Zuckerberg in Congress: excuses, promises but no revolution

Zuckerberg in Congress: excuses, promises but no revolution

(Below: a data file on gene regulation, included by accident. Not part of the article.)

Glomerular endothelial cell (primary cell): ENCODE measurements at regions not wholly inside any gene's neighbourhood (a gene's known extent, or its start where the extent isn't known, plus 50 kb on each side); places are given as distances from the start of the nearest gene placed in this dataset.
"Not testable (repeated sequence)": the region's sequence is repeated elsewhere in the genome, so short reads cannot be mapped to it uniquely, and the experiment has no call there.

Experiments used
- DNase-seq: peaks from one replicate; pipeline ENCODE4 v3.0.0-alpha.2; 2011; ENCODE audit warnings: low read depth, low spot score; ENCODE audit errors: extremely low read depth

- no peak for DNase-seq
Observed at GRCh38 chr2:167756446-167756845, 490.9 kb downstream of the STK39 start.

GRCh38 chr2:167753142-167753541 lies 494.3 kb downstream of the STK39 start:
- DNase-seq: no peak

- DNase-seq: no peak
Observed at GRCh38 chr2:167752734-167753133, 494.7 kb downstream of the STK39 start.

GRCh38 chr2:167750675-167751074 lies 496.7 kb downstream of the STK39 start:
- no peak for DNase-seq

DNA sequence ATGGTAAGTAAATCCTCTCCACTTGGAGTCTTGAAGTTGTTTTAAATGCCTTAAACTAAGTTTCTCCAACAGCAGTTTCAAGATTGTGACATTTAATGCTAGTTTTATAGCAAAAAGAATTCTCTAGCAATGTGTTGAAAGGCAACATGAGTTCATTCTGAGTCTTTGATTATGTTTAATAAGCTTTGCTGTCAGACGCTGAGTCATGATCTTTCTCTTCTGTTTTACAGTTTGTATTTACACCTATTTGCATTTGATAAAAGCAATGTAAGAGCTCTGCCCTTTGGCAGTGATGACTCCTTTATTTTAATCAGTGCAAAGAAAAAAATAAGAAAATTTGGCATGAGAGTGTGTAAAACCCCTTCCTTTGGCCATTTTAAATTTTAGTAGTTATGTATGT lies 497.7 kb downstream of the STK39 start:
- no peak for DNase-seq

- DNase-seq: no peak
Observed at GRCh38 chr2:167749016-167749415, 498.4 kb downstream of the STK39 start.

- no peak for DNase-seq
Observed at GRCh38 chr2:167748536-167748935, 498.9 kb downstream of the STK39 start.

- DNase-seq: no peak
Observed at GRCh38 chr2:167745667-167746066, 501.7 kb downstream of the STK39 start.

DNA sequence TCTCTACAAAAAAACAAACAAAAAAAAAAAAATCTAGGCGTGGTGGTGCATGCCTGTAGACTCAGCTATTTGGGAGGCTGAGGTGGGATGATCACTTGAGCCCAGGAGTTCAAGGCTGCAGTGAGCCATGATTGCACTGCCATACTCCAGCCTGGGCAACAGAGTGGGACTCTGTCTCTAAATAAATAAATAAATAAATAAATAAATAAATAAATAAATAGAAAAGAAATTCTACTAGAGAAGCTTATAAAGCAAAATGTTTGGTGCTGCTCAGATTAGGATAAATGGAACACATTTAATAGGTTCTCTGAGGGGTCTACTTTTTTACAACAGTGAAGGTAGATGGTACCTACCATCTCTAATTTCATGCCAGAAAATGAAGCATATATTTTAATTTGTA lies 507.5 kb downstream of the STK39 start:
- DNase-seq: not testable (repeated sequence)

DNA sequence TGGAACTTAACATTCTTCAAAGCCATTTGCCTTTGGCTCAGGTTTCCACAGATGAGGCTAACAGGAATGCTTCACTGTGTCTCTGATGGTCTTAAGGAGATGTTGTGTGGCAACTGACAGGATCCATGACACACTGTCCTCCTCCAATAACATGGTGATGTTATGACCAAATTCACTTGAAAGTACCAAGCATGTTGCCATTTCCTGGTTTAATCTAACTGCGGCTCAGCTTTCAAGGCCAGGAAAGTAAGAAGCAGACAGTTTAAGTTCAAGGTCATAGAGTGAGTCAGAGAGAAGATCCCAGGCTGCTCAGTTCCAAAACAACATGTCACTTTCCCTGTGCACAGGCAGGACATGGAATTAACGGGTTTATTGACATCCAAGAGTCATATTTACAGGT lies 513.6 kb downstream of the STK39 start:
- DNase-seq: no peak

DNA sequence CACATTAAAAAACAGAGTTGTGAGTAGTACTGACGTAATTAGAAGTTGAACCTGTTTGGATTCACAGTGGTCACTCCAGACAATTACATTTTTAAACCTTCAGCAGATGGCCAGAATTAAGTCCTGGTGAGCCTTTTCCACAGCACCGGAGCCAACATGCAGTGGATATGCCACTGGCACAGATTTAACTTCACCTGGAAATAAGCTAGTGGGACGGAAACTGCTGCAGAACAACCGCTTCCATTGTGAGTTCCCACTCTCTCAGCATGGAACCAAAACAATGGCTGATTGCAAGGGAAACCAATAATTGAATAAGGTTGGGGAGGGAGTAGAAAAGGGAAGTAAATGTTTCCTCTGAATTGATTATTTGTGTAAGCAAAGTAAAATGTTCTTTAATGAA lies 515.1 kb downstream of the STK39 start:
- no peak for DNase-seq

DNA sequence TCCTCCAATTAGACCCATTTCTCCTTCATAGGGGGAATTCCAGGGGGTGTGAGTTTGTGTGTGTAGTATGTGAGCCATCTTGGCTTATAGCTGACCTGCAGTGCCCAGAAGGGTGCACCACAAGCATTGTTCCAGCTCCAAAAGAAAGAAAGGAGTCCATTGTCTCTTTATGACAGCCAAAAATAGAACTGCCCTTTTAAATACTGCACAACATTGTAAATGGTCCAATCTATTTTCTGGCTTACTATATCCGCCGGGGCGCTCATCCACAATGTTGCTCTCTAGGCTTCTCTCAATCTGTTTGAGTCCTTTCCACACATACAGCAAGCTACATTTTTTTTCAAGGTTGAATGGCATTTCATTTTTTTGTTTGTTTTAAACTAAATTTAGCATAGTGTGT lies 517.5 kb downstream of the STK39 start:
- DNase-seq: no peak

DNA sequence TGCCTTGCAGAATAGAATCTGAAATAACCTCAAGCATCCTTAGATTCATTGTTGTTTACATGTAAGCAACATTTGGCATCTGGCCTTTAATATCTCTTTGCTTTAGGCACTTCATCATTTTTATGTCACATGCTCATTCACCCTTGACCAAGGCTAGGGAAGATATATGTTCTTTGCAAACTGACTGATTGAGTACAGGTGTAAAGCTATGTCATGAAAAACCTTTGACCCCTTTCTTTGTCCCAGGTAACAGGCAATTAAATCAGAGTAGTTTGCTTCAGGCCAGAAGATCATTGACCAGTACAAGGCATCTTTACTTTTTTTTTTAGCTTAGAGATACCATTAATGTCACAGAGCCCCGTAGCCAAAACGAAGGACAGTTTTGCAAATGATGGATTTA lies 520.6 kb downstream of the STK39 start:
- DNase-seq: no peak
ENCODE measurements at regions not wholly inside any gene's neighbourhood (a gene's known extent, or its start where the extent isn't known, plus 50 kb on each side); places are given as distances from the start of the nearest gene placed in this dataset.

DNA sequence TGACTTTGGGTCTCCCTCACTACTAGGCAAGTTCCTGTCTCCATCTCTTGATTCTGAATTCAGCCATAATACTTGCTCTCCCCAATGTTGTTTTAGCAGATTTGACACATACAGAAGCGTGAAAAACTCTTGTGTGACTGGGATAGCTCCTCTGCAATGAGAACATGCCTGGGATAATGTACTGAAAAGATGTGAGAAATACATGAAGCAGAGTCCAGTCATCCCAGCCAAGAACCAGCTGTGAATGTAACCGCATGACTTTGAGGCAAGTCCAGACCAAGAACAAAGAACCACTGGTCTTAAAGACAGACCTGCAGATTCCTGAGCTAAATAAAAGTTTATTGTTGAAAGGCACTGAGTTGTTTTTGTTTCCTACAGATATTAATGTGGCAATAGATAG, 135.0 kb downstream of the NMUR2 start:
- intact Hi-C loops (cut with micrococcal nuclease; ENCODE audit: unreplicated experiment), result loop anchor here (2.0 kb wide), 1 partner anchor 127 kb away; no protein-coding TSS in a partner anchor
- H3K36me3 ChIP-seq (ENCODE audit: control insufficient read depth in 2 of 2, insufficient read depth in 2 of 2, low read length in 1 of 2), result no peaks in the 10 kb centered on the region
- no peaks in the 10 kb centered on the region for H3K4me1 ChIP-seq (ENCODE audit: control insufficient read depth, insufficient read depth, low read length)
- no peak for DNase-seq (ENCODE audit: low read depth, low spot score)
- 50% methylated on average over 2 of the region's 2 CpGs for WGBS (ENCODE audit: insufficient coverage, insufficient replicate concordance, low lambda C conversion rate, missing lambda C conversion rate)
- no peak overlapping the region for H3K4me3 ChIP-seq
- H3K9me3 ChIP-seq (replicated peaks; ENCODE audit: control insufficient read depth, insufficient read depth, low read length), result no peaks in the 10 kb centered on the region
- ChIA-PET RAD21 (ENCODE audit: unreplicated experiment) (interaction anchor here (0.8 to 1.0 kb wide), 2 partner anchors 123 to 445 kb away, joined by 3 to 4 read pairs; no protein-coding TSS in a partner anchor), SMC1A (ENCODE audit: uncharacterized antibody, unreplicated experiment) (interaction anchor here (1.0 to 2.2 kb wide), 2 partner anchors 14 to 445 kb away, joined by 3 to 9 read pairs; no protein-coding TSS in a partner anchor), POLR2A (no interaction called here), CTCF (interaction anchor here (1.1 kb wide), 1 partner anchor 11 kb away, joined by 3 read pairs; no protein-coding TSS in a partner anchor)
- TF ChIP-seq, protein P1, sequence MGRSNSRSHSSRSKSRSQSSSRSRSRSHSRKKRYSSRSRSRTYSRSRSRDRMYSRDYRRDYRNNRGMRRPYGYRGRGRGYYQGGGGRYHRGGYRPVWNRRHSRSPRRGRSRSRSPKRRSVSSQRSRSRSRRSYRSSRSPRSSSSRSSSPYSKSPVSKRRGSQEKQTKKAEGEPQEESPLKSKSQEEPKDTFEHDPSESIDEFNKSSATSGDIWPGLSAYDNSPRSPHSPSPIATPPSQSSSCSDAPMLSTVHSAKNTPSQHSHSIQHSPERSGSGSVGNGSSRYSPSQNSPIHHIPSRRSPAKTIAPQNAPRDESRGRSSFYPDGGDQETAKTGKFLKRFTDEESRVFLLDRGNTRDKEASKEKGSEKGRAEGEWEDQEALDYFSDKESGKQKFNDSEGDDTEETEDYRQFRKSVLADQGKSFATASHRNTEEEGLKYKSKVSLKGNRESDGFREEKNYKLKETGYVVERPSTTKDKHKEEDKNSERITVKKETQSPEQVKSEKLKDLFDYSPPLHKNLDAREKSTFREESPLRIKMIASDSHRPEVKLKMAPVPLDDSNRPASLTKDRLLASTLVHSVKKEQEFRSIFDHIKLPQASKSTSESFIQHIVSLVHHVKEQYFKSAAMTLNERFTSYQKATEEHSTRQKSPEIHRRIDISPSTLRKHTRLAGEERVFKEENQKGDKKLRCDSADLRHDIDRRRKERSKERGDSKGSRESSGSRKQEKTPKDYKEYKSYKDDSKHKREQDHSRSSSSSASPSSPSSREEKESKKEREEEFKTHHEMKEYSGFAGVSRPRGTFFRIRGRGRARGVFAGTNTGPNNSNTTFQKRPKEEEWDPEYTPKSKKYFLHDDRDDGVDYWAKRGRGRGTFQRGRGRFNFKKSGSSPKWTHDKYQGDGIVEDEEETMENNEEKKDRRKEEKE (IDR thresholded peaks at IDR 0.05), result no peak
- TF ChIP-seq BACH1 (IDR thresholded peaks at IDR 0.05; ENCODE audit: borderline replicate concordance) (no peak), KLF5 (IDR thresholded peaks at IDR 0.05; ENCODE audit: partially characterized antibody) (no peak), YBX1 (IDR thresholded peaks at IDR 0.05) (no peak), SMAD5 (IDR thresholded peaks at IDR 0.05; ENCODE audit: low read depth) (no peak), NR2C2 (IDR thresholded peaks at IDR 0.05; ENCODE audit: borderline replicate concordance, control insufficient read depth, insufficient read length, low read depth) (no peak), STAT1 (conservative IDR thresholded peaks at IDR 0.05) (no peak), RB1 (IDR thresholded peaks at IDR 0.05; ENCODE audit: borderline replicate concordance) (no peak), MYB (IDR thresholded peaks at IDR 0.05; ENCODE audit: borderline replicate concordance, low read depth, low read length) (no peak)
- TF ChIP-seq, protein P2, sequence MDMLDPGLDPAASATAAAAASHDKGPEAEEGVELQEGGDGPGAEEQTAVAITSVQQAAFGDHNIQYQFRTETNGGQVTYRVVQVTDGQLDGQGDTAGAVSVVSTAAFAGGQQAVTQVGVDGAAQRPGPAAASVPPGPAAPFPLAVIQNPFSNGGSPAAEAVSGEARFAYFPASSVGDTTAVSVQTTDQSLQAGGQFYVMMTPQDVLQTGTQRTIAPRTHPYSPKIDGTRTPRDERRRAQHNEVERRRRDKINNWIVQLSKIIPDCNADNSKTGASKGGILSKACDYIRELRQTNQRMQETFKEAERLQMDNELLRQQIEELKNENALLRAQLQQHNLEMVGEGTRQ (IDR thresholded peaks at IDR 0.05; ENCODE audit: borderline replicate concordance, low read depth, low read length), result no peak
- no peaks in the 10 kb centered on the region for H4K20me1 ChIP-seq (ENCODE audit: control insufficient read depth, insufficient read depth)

For ten hours of hearings on Tuesday and Wednesday, Mark Zuckerberg strongly defended Facebook and refused to question the economic model of the social network, thus sending the ball to parliamentarians who would like to impose a form of regulation of the sector, which he himself “inevitable”. Weary and dark tie, eyes reddened by fatigue, the CEO of Facebook was Wednesday on the grill of a parliamentary committee in the House of Representatives who assailed him with questions. He tried, as the day before in the Senate, to clear the ground after weeks of violent criticism. On the main menu: the fight against political manipulation and the protection of users’ personal data after the resounding Cambridge Analytica scandal, named after the British firm that unwittingly put their hands on the personal data of tens of millions of users . As he had done repeatedly, Mark Zuckerberg, cautious, made amends for past “mistakes”, and listened without hesitation to the remonstrances of parliamentarians demanding accountability and threatening to regulate the internet and social networks. He was not hostile in principle, while taking care to expand the issue beyond Facebook. “The importance of the internet is growing in the world and I think some form of regulation is inevitable,” he said, while saying that it should be “studied carefully” so as not to hinder small companies. He was also fatalistic, warning that “even 20,000 people” can not watch all the content on the network to filter them. For him, this is a way of saying that Facebook is doing its best but that the ball is now in the legislators’ court. Representative Frank Pallone, among others, called on Congress to “take immediate steps to protect our democracy”. “Warnings were everywhere, why did not anyone see them?” He asked. – “Frankenstein and Peter Pan” – “These auditions are an important step for the future of social networks, and it’s a first step towards writing an indispensable regulation,” says Jennifer Grygiel, subject specialist at the American University of Syracuse. But for Consumer Watchdog, the exercise was hardly motivated by a “public relations” problem. During both auditions, Mark Zuckerberg tirelessly explained how the social network works and said Facebook “does not sell data” to advertisers. He also defended tooth and nail the economic model of its social network, which he deems “safe” and which is not a “monopoly” despite its more than two billion users. Sometimes to the point of refusing to answer questions directly, as it has been criticized by several elected officials. Asked if he was ready to change Facebook’s business model, which is currently free because it is funded by advertising, “in the interest of privacy protection,” he replied, “I’m not sure what that means. ” He also left unanswered questions, including why he had not alerted Cambridge Analytica since 2015. “We should have done it, it was a mistake,” he said. In fact, the exchange between parliamentarians and the young leader has sometimes turned to the dialogue of the deaf, so many elected officials, especially in the Senate Tuesday, seemed poorly in control of the technological and economic issues of the debate. “No one will be able to effectively regulate Facebook until lawmakers know just how it works,” said Danna Young, a communications professor at the University of Delaware. As for Mr. Zuckerberg, “he is suffering from both the Frankenstein and Peter Pan syndromes, he is overwhelmed by his creation and at the same time proves a naivety, true or false that questions,” summarizes Olivier Ertzscheid, researcher in Information Sciences at the French University of Nantes. Zuckerberg has also taken care to spare the European Commission by calling “the positive steps” the General Regulation on Data Protection (GDPR), which comes into effect on May 25. This earned him the ironic thanks of Vera Jourova, EU Commissioner for Justice and Consumer Protection: “I was looking for ways to campaign for our data protection regulation. On the other hand, the performance of Mr. Zuckerberg seemed to satisfy the investors: the action Facebook has resumed colors Tuesday and Wednesday on the stock market after having tumbled a lot since mid-March.

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